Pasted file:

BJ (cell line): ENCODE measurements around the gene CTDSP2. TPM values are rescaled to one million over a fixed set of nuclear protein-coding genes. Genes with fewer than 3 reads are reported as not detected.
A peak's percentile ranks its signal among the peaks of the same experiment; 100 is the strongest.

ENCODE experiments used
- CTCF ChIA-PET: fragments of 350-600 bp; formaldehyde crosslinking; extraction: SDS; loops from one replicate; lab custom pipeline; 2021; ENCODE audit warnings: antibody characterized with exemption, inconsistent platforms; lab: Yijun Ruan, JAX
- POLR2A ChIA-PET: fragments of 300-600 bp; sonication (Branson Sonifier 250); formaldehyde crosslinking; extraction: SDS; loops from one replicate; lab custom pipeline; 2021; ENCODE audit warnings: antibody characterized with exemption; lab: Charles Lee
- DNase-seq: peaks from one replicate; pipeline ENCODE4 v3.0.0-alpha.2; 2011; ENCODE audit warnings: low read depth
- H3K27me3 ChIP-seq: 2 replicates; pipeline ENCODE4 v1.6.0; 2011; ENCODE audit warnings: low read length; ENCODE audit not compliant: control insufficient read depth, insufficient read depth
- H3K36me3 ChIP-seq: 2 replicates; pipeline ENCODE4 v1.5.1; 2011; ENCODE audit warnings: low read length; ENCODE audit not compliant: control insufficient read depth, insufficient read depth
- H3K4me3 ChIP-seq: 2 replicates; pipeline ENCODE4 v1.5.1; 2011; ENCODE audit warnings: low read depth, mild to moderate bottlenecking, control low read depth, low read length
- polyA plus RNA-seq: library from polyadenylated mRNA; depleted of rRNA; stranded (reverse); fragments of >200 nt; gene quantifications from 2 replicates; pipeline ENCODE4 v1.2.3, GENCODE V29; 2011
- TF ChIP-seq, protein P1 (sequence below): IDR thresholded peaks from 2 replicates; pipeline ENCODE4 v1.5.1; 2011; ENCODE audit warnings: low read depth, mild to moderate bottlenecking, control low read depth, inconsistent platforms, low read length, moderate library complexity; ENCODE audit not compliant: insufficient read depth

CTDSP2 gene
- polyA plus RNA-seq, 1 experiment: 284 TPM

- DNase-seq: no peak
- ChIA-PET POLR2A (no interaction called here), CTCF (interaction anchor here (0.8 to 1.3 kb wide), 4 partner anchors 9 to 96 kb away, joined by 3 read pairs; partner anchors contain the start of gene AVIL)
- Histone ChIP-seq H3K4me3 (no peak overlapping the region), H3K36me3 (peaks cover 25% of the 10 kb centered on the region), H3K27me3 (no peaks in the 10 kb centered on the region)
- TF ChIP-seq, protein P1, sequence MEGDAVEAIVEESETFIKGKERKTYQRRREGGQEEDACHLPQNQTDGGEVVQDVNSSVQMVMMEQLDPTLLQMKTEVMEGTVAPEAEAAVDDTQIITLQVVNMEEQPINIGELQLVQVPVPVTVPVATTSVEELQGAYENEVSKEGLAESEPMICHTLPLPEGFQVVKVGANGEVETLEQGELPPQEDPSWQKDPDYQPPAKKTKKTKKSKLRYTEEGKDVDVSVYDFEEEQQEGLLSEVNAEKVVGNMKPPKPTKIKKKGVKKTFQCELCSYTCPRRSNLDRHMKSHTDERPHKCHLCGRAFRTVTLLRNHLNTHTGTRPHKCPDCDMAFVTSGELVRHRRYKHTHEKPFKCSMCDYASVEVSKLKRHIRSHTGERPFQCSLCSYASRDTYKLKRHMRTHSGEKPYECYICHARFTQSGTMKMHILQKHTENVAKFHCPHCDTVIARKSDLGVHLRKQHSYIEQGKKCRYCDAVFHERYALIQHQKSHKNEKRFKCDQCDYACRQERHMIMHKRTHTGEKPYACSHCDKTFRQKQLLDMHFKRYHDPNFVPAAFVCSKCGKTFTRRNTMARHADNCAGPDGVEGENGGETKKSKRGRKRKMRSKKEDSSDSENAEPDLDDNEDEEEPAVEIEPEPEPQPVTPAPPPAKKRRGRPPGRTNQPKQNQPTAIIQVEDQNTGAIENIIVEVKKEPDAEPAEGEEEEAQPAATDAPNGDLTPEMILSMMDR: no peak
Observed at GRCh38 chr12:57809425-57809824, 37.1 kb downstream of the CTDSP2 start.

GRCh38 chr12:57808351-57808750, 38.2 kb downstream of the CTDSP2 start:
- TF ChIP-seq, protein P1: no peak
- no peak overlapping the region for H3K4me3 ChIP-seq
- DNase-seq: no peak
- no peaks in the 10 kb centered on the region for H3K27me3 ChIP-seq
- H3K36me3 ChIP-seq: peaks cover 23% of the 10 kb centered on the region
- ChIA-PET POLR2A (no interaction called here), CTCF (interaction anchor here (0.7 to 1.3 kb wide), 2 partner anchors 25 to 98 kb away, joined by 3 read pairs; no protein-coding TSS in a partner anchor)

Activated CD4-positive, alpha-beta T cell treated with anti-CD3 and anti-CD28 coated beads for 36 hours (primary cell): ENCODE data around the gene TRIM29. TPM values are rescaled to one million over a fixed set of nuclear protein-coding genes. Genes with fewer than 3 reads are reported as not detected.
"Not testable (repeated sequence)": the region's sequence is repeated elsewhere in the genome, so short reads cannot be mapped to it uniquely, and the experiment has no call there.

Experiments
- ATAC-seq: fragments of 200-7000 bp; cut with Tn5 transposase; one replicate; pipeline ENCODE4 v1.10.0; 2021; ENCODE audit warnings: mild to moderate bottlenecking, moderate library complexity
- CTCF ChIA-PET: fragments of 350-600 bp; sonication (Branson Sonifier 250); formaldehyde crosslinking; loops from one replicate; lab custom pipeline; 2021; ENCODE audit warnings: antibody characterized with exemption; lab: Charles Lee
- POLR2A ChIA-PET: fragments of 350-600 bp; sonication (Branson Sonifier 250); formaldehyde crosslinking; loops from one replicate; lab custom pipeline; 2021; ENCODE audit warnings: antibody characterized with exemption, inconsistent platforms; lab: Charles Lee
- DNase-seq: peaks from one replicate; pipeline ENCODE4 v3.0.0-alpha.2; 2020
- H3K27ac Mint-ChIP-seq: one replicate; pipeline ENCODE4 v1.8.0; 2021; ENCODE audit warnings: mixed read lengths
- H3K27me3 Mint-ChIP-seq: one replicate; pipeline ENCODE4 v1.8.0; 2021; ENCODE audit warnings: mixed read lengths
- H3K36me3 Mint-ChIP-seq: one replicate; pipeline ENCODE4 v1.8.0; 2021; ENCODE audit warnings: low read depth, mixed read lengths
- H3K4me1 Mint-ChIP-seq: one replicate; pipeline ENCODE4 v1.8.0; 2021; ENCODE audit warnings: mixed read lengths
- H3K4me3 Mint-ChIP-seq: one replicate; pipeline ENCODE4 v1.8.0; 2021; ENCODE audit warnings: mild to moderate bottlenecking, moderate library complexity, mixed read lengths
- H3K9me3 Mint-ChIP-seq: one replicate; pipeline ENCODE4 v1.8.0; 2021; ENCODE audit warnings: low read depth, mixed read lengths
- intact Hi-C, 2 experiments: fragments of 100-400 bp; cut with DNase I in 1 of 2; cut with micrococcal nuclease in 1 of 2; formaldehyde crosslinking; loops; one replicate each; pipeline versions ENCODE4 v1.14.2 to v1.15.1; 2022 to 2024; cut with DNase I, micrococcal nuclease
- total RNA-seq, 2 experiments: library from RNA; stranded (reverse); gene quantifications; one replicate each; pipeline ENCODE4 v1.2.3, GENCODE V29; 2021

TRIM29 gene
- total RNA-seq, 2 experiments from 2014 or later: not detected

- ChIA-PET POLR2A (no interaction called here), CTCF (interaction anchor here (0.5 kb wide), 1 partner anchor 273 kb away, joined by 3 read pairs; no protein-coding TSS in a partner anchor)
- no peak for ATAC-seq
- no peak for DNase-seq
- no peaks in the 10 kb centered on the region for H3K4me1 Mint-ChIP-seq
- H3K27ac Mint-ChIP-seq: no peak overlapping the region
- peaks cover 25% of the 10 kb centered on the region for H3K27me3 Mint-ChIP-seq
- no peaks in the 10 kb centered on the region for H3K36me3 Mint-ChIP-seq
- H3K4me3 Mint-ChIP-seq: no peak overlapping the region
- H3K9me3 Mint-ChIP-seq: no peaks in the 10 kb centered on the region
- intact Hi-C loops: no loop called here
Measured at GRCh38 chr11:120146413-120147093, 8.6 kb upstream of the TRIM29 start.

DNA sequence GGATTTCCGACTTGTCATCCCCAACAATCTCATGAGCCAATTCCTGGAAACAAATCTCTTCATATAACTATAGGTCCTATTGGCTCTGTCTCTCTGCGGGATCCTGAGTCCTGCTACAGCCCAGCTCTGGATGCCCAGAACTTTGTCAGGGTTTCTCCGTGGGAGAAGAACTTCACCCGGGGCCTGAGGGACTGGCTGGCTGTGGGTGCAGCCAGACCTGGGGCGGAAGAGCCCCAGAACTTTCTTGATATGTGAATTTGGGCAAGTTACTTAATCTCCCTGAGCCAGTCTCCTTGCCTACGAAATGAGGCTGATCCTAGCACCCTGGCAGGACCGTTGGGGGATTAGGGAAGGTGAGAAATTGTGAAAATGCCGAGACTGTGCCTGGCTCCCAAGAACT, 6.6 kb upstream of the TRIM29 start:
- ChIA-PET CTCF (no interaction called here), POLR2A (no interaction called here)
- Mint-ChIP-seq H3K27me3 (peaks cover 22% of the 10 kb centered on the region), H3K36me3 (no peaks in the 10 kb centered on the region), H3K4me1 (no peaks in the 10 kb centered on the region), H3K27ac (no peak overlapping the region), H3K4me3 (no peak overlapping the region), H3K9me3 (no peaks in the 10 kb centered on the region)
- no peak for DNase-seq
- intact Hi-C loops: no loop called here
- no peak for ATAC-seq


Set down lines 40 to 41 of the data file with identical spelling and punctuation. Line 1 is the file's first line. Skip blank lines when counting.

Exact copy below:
- total RNA-seq, 2 experiments: library from RNA; stranded (reverse); gene quantifications; one replicate each; pipeline ENCODE4 v1.2.3, GENCODE V29; 2021

TRIM29 gene